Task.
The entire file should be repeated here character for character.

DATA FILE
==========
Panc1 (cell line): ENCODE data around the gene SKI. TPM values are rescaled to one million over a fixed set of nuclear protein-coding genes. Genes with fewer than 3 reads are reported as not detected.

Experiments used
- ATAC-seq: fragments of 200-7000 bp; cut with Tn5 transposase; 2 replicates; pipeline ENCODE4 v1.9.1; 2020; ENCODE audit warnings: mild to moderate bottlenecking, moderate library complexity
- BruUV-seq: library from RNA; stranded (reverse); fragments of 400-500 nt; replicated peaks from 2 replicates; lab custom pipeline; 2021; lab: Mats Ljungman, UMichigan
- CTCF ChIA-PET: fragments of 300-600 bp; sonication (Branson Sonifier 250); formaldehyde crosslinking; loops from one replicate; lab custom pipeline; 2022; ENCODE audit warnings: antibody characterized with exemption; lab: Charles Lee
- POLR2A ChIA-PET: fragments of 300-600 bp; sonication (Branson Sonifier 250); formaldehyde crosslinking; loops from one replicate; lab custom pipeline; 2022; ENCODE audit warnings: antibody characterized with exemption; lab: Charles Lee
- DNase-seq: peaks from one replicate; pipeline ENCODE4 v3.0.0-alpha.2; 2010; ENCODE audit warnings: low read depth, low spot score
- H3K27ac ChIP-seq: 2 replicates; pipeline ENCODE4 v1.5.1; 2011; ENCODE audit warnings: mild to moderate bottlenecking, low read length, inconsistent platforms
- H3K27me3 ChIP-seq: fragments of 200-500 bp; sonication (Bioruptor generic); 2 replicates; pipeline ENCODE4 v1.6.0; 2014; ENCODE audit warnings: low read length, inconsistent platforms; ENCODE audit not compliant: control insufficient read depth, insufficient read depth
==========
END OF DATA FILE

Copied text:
Panc1 (cell line): ENCODE data around the gene SKI. TPM values are rescaled to one million over a fixed set of nuclear protein-coding genes. Genes with fewer than 3 reads are reported as not detected.

Experiments used
- ATAC-seq: fragments of 200-7000 bp; cut with Tn5 transposase; 2 replicates; pipeline ENCODE4 v1.9.1; 2020; ENCODE audit warnings: mild to moderate bottlenecking, moderate library complexity
- BruUV-seq: library from RNA; stranded (reverse); fragments of 400-500 nt; replicated peaks from 2 replicates; lab custom pipeline; 2021; lab: Mats Ljungman, UMichigan
- CTCF ChIA-PET: fragments of 300-600 bp; sonication (Branson Sonifier 250); formaldehyde crosslinking; loops from one replicate; lab custom pipeline; 2022; ENCODE audit warnings: antibody characterized with exemption; lab: Charles Lee
- POLR2A ChIA-PET: fragments of 300-600 bp; sonication (Branson Sonifier 250); formaldehyde crosslinking; loops from one replicate; lab custom pipeline; 2022; ENCODE audit warnings: antibody characterized with exemption; lab: Charles Lee
- DNase-seq: peaks from one replicate; pipeline ENCODE4 v3.0.0-alpha.2; 2010; ENCODE audit warnings: low read depth, low spot score
- H3K27ac ChIP-seq: 2 replicates; pipeline ENCODE4 v1.5.1; 2011; ENCODE audit warnings: mild to moderate bottlenecking, low read length, inconsistent platforms
- H3K27me3 ChIP-seq: fragments of 200-500 bp; sonication (Bioruptor generic); 2 replicates; pipeline ENCODE4 v1.6.0; 2014; ENCODE audit warnings: low read length, inconsistent platforms; ENCODE audit not compliant: control insufficient read depth, insufficient read depth